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IDCases. 2017; 8: 17–18.
Published online 2017 February 10. doi:  10.1016/j.idcr.2017.02.004
PMCID: PMC5331160

Fulminant meningococcemia

A 23 year old Caucasian woman was admitted to a local emergency room after awakening with “bruises” and “red spots” scattered over her body associated with fever and rigors and dizziness. Upon arrival, she had no measurable blood pressure and a temperature of 40.2 °C. Petechiae and purpurae were noted primarily over her trunk and extremities. A CBC revealed WBC 2700/mm3 with a manual differential showing 52% band forms, hemoglobin 10.4 and platelet count 7200/mm3. A Wright stain of the peripheral blood is shown below. She was given intravenous ceftriaxone immediately after presentation but died 6 h later never having a measurable blood pressure.

Meningococcemia is caused by Neisseria meningitidis (N. meningitidis), a gram negative diplococcus that frequently colonizes the human nasopharynx and oropharynx. Humans are the only natural reservoir for N. meningitidis and transmission from person to person is via respiratory droplets [1], [2].

The bacterium has genetic variability in its capsular polysaccharide, outer membrane proteins and lipo-oligosaccharide allowing it to have 13 serogroups with the most prevalent in the United States being serotypes B and C. Adhesins allow for the colonization of the bacterium. The strains that cause disease are virtually always encapsulated by a polysaccharide capsule to protect them from antibodies, complement pathways, and phagocytosis. The lipopolysaccharide acts as an endotoxin that induces the release of chemokines, reactive oxygen species, and nitric oxide.

Meningococcemia is a life threatening medical emergency that requires immediate recognition and treatment with antimicrobials. The first 4–6 h of disease tend to mimic viral upper respiratory infections that can progress quickly to disseminated intravascular coagulation and multi-organ failure. Meningitis may or may not co-exist. Meningococcemia usually presents with a petechial or purpuric rash including mucous membranes and is especially notable on extremities [2]. If adrenal hemorrhage occurs with the rash, the process is called Waterhouse-Friderichsen syndrome. A more indolent variety of infection called chronic meningococcemia rarely occurs [3].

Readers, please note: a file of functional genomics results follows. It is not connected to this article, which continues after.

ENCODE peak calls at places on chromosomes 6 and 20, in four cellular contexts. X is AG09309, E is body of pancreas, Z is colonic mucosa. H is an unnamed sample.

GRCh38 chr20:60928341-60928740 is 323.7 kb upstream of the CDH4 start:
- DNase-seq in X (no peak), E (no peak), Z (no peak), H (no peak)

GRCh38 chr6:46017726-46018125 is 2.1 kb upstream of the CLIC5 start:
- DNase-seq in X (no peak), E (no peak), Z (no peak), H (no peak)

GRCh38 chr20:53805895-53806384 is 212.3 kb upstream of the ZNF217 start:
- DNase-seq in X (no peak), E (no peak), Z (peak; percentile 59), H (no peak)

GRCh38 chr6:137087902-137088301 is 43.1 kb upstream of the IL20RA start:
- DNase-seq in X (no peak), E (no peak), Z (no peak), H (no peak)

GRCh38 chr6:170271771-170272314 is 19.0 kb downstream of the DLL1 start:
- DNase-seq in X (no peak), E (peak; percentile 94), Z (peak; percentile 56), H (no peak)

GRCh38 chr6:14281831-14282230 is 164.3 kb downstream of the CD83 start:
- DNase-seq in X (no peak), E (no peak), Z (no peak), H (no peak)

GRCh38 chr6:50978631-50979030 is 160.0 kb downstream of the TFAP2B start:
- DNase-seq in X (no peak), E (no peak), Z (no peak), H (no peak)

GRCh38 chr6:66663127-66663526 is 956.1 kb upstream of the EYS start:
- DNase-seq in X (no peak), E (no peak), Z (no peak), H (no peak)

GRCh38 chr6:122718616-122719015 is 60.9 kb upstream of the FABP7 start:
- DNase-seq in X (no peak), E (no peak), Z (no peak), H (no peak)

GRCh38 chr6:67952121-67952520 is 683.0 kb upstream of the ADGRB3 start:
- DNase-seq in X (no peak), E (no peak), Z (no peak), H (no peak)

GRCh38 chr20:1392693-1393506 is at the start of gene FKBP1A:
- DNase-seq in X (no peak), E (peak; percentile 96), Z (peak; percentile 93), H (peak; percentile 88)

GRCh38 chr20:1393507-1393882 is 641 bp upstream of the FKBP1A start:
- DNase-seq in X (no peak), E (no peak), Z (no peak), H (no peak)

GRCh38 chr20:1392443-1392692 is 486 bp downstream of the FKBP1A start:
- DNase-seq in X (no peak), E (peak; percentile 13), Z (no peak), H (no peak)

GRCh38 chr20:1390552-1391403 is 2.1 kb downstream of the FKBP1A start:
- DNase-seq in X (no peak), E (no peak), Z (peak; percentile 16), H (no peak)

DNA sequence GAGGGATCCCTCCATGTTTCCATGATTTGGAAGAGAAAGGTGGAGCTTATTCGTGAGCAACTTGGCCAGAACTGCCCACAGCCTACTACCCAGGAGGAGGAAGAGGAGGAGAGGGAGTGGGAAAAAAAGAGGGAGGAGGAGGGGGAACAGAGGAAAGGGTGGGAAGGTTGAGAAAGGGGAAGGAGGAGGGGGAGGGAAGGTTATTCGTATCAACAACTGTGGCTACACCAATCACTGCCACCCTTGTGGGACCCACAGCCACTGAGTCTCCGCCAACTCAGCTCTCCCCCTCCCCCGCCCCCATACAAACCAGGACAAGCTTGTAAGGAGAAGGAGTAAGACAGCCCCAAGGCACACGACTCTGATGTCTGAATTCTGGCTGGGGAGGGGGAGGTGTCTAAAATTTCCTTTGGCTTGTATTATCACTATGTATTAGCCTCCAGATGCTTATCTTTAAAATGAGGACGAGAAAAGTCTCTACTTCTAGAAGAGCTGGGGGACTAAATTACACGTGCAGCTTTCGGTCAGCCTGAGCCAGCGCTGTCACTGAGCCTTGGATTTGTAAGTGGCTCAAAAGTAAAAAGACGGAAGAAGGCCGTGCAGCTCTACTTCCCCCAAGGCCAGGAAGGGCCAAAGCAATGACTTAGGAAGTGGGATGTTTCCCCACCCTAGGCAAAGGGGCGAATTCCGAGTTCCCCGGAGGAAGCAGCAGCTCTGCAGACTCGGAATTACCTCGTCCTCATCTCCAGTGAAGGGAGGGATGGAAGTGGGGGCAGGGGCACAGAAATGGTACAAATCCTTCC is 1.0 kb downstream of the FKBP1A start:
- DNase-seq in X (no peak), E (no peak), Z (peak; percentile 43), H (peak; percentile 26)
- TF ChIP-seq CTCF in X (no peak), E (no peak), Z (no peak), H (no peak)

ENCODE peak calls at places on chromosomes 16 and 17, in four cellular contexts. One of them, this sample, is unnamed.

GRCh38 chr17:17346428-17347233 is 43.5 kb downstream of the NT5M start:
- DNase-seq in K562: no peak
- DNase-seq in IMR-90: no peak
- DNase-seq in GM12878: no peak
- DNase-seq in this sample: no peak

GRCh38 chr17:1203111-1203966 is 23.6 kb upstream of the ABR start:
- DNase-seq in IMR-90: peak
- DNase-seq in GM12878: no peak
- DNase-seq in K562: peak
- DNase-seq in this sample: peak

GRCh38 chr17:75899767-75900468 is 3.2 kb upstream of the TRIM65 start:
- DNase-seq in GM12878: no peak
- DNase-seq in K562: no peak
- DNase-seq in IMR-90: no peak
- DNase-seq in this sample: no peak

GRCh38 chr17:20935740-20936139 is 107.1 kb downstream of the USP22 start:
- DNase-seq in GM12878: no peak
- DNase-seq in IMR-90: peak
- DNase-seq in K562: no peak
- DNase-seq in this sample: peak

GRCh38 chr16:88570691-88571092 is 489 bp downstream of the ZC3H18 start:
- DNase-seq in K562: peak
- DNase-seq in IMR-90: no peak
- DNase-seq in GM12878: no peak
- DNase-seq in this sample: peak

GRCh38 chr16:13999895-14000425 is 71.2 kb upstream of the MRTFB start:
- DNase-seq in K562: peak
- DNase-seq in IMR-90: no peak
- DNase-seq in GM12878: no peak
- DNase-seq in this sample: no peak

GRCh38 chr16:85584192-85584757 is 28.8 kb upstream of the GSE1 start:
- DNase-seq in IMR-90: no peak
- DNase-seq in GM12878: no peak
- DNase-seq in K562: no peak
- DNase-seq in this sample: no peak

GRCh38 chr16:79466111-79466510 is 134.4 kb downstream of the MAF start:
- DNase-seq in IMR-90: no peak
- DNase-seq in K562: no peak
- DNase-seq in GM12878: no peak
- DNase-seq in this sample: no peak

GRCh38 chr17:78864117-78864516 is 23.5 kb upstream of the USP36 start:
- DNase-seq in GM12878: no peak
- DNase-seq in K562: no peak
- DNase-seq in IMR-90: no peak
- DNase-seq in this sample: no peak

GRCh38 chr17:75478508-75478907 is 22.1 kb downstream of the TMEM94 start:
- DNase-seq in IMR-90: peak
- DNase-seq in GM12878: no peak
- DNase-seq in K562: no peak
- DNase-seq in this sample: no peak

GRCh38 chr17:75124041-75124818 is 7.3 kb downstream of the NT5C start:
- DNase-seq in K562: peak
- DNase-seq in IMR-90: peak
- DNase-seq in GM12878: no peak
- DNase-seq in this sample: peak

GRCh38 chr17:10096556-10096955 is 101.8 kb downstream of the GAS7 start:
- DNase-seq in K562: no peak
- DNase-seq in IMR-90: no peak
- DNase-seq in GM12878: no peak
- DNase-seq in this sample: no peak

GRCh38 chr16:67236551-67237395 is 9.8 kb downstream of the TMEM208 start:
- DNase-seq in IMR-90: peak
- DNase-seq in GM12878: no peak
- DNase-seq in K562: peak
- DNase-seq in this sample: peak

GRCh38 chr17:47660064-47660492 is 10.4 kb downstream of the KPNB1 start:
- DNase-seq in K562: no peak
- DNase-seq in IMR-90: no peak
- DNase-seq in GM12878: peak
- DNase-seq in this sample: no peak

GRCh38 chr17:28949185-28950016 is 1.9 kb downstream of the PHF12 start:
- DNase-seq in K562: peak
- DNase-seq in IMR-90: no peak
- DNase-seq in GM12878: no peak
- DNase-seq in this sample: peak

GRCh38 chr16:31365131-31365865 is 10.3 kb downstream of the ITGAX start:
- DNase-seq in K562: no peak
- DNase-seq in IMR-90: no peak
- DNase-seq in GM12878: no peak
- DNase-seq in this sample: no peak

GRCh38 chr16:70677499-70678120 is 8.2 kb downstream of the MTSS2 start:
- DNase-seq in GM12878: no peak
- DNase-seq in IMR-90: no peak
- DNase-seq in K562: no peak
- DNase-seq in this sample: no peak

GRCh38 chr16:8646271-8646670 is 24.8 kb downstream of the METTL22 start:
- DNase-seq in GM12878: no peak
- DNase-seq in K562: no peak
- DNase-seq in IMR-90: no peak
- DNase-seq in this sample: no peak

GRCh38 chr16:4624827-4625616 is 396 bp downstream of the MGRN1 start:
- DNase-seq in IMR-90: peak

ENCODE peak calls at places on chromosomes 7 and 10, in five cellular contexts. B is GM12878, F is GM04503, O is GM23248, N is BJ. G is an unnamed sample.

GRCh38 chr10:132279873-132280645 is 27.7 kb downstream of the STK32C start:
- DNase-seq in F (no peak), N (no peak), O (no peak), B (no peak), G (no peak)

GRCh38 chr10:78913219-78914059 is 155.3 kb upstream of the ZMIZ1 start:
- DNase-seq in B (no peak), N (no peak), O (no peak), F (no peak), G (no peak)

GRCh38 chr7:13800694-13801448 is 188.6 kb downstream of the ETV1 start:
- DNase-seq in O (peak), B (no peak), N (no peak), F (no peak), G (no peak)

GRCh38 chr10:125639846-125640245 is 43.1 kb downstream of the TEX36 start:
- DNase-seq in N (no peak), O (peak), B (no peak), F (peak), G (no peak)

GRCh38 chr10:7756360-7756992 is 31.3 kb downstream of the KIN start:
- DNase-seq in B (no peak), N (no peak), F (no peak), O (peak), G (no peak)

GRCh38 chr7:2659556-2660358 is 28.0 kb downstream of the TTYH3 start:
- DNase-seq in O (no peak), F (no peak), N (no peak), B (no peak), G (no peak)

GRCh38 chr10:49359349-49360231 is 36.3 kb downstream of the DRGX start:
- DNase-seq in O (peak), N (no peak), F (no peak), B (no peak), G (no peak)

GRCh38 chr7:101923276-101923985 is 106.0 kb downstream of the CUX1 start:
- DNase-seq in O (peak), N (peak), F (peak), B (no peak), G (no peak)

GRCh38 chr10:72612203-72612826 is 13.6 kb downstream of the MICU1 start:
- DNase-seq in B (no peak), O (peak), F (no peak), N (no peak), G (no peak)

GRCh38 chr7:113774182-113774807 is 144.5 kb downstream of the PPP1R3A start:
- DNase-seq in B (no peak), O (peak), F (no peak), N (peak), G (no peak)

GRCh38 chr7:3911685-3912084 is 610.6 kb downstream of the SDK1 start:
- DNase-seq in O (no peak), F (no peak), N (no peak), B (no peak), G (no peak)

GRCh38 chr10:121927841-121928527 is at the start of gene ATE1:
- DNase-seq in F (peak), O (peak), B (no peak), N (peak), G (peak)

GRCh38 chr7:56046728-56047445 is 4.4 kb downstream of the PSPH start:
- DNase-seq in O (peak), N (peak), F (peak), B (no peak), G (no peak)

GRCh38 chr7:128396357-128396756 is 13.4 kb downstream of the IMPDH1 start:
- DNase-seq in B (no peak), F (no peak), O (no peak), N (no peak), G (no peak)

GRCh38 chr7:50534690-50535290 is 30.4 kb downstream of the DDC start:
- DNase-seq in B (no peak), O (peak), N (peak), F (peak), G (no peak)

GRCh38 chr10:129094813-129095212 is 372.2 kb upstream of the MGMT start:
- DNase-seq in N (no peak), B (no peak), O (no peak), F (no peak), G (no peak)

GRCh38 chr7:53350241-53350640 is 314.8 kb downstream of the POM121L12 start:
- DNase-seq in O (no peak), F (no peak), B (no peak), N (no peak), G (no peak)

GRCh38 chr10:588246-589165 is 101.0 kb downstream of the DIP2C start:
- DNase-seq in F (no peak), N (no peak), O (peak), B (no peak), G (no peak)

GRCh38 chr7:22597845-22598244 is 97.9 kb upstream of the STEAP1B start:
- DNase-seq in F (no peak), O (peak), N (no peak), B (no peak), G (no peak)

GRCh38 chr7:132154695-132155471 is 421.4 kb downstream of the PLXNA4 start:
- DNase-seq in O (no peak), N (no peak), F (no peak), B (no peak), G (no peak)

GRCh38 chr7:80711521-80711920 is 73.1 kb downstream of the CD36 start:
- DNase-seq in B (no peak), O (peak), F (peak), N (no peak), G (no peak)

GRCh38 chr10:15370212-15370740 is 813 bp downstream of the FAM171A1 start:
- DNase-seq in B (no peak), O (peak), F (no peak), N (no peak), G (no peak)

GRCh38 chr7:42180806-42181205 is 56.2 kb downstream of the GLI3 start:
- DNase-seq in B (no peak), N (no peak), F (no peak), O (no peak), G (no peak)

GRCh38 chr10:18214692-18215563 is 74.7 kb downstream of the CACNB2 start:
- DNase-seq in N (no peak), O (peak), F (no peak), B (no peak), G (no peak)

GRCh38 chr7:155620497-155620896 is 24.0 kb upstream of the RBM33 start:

The Wright-stained peripheral blood smear shows kidney shaped diploccoci that stain blue. A Gram stain of the specimen showed the Gram-negative nature of the organism but even with the Wright stain, the morphology suggested the meningococcus rather than the pneumococcus (Fig. 1).

Fig. 1
Wright stain of the Peripheral Blood.

Treatment with penicillin G, third generation cephalosporins (such as ceftriaxone), and chloramphenicol are recommended for treatment by the WHO with the latter used primarily in the developing world. Individuals who have been in prolonged and close proximity with the patient or who have had direct exposure to oral secretions should be treated with chemoprophylaxis as recommended by the CDC. Currently 2 quadrivalent conjugate vaccines are available for the prevention of meningococcal infection and protect against serogroups A, C, Y, and W-135 and are recommended for those living in college dorms, military recruits, asplenics, patients with terminal complement deficiency, and travelers to endemic regions. A newer, non-capsule based vaccine for serogroup B is also now available [4].

References

1. Salzman M.B., Rubin L.G. Meningococcemia. Infect Dis North Am. 1996;10:709–725. [PubMed]
2. Takada S., Fujiwara S., Inoue I. Meningococcemia in adults: a review of the literature. Intern Med. 2016;55:567–572. [PubMed]
3. Benoit F.L. Chronic meningococcemia: case report and review of the literature. Am J Med. 1963;35:103–122. [PubMed]
4. Anonymous Trumenba: a serogroup B meningococcal vaccine. Med Lett Drug Therap. 2015;57:5–6.

Articles from IDCases are provided here courtesy of Elsevier